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Botanical Gardens provides the perfect backdrop for students’ Earth Day education

The Botanical Gardens proved the perfect space for students and their teachers to celebrate the recent International Earth Day. Students from Eva Hilton Primary, Yellow Elder Primary, H.O. Nash Junior High, and T.A. Thompson Junior High enjoyed the organized student fun day, where they learned the importance of their role in the care and protection of the environment.

Students experienced an interactive lesson spearheaded by Danielle Hanek, Forestry Unit representative, and David Cates, Ministry of Environment and Natural Resources permanent secretary, on environmental concerns such as pollution and endemic plants. Minister for the Environment and Natural Resources Vaughn Miller also assisted in planting a tree in commemoration of the event.

Serena Williams, second left, principal in Serena Williams Media & Public Relations, donated funds toward treat bags for children and teachers during the Earth Day event at Botanical Gardens. Also pictured are Tayla Storr, left, Botanical Gardens; Karen Kikivarakis-Ferguson, third left, Botanical Gardens manager; and Ashley Albury, right, Serena Williams Media & Public Relations.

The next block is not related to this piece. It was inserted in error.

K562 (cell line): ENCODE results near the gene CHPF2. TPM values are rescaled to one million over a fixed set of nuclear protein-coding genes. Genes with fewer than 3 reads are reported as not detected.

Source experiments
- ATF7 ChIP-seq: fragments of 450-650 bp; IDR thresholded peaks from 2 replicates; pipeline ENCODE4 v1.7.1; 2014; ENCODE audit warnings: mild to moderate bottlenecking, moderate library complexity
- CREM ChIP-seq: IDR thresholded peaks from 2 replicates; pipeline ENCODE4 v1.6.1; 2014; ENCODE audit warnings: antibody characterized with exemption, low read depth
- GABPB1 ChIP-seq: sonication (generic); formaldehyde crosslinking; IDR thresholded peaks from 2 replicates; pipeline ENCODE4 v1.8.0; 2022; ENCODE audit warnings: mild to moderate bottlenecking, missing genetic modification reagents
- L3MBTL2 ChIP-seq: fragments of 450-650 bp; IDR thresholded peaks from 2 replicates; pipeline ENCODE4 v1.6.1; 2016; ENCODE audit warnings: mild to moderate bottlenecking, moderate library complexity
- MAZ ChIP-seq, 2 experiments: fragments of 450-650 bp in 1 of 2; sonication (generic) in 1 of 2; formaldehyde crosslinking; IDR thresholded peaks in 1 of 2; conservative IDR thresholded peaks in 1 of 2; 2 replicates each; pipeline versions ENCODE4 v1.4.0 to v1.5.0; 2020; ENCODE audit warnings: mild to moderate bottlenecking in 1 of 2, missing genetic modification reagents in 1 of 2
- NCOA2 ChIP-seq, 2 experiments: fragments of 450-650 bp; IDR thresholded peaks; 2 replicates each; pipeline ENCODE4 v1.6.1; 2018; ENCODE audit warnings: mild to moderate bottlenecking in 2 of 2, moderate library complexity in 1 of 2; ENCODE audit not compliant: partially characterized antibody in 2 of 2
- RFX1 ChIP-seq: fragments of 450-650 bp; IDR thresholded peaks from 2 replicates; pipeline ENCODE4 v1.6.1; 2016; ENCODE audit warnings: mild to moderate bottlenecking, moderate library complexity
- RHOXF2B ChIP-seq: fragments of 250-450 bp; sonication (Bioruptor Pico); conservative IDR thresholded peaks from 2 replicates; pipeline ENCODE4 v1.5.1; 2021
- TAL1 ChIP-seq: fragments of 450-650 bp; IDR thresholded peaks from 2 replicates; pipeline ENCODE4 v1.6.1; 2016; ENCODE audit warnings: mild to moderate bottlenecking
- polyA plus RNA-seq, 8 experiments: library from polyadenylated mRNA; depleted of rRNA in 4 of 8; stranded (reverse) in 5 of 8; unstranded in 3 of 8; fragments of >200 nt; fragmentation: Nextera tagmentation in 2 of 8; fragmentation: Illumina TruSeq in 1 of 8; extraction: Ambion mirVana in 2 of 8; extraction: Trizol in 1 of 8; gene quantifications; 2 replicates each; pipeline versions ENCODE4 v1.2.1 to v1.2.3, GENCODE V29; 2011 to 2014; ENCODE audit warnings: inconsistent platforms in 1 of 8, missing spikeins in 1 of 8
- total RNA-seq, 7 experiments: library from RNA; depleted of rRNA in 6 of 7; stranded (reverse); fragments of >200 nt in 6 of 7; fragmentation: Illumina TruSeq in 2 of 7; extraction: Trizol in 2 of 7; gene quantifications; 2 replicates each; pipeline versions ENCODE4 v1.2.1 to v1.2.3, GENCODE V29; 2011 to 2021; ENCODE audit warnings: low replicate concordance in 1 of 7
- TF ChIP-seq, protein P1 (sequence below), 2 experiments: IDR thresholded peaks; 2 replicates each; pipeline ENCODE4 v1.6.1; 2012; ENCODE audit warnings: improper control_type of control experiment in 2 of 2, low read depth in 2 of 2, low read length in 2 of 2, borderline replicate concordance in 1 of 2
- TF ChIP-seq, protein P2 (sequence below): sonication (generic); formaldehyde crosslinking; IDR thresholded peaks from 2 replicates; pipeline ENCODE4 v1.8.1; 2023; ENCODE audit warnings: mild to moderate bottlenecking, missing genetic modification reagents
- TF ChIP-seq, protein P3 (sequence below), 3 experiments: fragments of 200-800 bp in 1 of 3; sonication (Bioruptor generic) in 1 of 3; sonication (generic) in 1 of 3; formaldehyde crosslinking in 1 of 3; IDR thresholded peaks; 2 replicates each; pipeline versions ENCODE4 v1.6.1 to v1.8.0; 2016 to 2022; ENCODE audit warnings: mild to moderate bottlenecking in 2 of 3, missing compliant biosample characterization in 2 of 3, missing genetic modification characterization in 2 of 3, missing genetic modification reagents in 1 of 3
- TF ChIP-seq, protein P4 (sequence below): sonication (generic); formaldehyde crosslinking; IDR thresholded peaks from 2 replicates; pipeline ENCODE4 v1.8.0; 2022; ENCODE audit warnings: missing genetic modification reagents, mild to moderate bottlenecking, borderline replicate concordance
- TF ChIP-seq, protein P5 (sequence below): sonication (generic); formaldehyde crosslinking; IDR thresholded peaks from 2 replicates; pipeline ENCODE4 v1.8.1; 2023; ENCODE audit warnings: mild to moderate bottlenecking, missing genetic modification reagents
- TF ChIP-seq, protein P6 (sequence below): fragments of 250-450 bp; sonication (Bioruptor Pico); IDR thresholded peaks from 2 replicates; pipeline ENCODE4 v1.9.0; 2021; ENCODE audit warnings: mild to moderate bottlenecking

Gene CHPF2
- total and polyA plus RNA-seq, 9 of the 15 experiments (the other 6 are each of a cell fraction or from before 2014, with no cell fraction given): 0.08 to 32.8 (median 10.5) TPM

Serena Williams, principal in Serena Williams Media & Public Relations, donated funds toward treat bags for the children and teachers present.

“Hopefully, the more students learn of their connection to their environment, they will become more aware of what’s needed from all of us in our fight against worrying climate change conditions,” said Williams, who also noted the longevity of the gardens.

The children learned that 90 species of palm trees, native and exotic flowers, streams, mirror-like ponds, and birds can be found at the Botanical Gardens.

“The Botanical Gardens was well ahead of its time in the fight against climate change conditions. Since their opening in 1973, its 18 acres of flora and fauna daily help reduce the country’s carbon emissions,” said Williams.

Opened at the time of The Bahamas’ independence on July 10, 1973, the Nassau Botanical Gardens provide a tranquil retreat for nature-loving residents and visitors. It features 18 acres of tropical flora covering over 600 species, including The Bahamas’ national flower, the Yellow Elder. Once known as the pit, the gardens were an old rock quarry supplying stones for roadways and the building of Fort Charlotte. The idea for the gardens was conceived in 1951 by Oris Russell of the Ministry of Agriculture.

Karen Kikivarakis-Ferguson, Botanical Gardens’ manager, thanked Williams for personifying this year’s Earth Day theme, “Invest In Our Planet”.

Each year, on April 22, people celebrate Earth Day to protect the planet from things like pollution and deforestation. By taking part in activities like picking up litter and planting trees, officials say people will help make the world a happier, healthier place to live.

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